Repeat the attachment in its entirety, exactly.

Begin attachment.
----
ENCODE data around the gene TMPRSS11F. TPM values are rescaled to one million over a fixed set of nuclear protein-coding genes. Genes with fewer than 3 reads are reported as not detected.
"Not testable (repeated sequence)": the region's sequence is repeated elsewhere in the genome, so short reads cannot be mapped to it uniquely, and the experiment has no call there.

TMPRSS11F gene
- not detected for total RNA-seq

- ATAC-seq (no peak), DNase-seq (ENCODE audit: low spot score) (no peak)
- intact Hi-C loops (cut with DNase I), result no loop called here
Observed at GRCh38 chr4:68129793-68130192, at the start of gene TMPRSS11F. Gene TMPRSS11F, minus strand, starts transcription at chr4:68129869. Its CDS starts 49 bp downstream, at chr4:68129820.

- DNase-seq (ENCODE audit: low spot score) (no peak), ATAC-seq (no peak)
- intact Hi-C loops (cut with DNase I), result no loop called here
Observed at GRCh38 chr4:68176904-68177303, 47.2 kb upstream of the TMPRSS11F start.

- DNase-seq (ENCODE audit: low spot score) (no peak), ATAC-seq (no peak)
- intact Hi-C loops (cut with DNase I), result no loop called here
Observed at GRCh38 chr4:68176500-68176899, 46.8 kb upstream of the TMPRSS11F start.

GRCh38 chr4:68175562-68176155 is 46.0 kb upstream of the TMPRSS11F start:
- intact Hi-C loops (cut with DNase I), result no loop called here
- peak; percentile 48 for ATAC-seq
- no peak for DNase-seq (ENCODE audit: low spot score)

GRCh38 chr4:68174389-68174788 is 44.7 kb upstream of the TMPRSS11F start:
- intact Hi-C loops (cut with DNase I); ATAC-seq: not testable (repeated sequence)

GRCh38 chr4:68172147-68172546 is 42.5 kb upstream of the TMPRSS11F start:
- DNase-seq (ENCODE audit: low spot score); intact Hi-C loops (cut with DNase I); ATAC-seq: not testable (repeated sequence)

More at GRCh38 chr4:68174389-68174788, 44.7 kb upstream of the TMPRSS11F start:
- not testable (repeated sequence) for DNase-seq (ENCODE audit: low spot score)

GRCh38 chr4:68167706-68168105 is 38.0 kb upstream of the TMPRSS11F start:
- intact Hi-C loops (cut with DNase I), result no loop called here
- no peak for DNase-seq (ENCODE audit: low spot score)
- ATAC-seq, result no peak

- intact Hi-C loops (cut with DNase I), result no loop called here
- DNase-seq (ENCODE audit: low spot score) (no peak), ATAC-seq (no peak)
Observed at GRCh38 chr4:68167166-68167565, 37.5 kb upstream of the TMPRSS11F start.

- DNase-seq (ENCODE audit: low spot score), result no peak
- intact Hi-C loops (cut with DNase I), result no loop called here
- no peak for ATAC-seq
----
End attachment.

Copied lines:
ENCODE data around the gene TMPRSS11F. TPM values are rescaled to one million over a fixed set of nuclear protein-coding genes. Genes with fewer than 3 reads are reported as not detected.
"Not testable (repeated sequence)": the region's sequence is repeated elsewhere in the genome, so short reads cannot be mapped to it uniquely, and the experiment has no call there.

TMPRSS11F gene
- not detected for total RNA-seq

- ATAC-seq (no peak), DNase-seq (ENCODE audit: low spot score) (no peak)
- intact Hi-C loops (cut with DNase I), result no loop called here
Observed at GRCh38 chr4:68129793-68130192, at the start of gene TMPRSS11F. Gene TMPRSS11F, minus strand, starts transcription at chr4:68129869. Its CDS starts 49 bp downstream, at chr4:68129820.

- DNase-seq (ENCODE audit: low spot score) (no peak), ATAC-seq (no peak)
- intact Hi-C loops (cut with DNase I), result no loop called here
Observed at GRCh38 chr4:68176904-68177303, 47.2 kb upstream of the TMPRSS11F start.

- DNase-seq (ENCODE audit: low spot score) (no peak), ATAC-seq (no peak)
- intact Hi-C loops (cut with DNase I), result no loop called here
Observed at GRCh38 chr4:68176500-68176899, 46.8 kb upstream of the TMPRSS11F start.

GRCh38 chr4:68175562-68176155 is 46.0 kb upstream of the TMPRSS11F start:
- intact Hi-C loops (cut with DNase I), result no loop called here
- peak; percentile 48 for ATAC-seq
- no peak for DNase-seq (ENCODE audit: low spot score)

GRCh38 chr4:68174389-68174788 is 44.7 kb upstream of the TMPRSS11F start:
- intact Hi-C loops (cut with DNase I); ATAC-seq: not testable (repeated sequence)

GRCh38 chr4:68172147-68172546 is 42.5 kb upstream of the TMPRSS11F start:
- DNase-seq (ENCODE audit: low spot score); intact Hi-C loops (cut with DNase I); ATAC-seq: not testable (repeated sequence)

More at GRCh38 chr4:68174389-68174788, 44.7 kb upstream of the TMPRSS11F start:
- not testable (repeated sequence) for DNase-seq (ENCODE audit: low spot score)

GRCh38 chr4:68167706-68168105 is 38.0 kb upstream of the TMPRSS11F start:
- intact Hi-C loops (cut with DNase I), result no loop called here
- no peak for DNase-seq (ENCODE audit: low spot score)
- ATAC-seq, result no peak

- intact Hi-C loops (cut with DNase I), result no loop called here
- DNase-seq (ENCODE audit: low spot score) (no peak), ATAC-seq (no peak)
Observed at GRCh38 chr4:68167166-68167565, 37.5 kb upstream of the TMPRSS11F start.

- DNase-seq (ENCODE audit: low spot score), result no peak
- intact Hi-C loops (cut with DNase I), result no loop called here
- no peak for ATAC-seq